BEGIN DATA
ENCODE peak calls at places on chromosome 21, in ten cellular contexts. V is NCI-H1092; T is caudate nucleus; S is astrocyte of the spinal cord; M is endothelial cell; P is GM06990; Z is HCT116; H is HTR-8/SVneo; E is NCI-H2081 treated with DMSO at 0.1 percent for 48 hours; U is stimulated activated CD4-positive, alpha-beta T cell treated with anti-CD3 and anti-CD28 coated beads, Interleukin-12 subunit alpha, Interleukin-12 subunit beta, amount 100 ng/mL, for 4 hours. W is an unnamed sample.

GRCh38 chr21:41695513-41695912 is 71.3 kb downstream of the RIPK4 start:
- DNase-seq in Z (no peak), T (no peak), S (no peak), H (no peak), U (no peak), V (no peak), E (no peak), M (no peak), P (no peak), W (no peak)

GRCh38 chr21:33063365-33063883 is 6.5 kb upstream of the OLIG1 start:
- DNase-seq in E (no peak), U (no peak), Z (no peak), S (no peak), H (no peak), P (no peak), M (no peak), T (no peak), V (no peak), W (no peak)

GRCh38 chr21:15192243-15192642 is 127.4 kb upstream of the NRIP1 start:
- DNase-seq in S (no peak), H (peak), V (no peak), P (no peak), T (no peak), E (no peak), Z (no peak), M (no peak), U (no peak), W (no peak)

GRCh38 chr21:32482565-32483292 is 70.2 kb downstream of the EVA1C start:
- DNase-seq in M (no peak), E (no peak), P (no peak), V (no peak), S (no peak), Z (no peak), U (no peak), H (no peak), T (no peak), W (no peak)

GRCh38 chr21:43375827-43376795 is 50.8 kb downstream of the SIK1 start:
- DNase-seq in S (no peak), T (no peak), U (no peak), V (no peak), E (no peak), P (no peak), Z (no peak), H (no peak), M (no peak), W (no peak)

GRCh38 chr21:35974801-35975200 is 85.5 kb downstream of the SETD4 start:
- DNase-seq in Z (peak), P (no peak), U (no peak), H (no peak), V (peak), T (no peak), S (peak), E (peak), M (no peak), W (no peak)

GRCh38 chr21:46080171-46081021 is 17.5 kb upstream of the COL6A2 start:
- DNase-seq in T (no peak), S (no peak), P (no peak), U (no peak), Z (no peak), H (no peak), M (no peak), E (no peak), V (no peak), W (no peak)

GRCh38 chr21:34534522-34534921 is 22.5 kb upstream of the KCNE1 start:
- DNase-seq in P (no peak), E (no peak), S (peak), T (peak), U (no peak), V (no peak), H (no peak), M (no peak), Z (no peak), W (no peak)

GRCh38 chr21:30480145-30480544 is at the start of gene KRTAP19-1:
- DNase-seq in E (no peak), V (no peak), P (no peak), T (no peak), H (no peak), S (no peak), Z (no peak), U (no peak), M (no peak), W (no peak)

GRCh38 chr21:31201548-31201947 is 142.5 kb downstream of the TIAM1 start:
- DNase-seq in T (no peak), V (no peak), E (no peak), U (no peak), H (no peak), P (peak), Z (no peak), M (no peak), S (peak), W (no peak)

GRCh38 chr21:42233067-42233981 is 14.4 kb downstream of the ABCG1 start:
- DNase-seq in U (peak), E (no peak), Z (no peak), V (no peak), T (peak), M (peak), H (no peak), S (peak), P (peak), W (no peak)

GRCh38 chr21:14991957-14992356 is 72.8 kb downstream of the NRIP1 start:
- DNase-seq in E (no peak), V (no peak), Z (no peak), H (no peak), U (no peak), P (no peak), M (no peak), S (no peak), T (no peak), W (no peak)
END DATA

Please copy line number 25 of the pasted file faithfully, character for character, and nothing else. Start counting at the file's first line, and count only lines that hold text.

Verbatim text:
- DNase-seq in E (no peak), V (no peak), Z (no peak), H (no peak), U (no peak), P (no peak), M (no peak), S (no peak), T (no peak), W (no peak)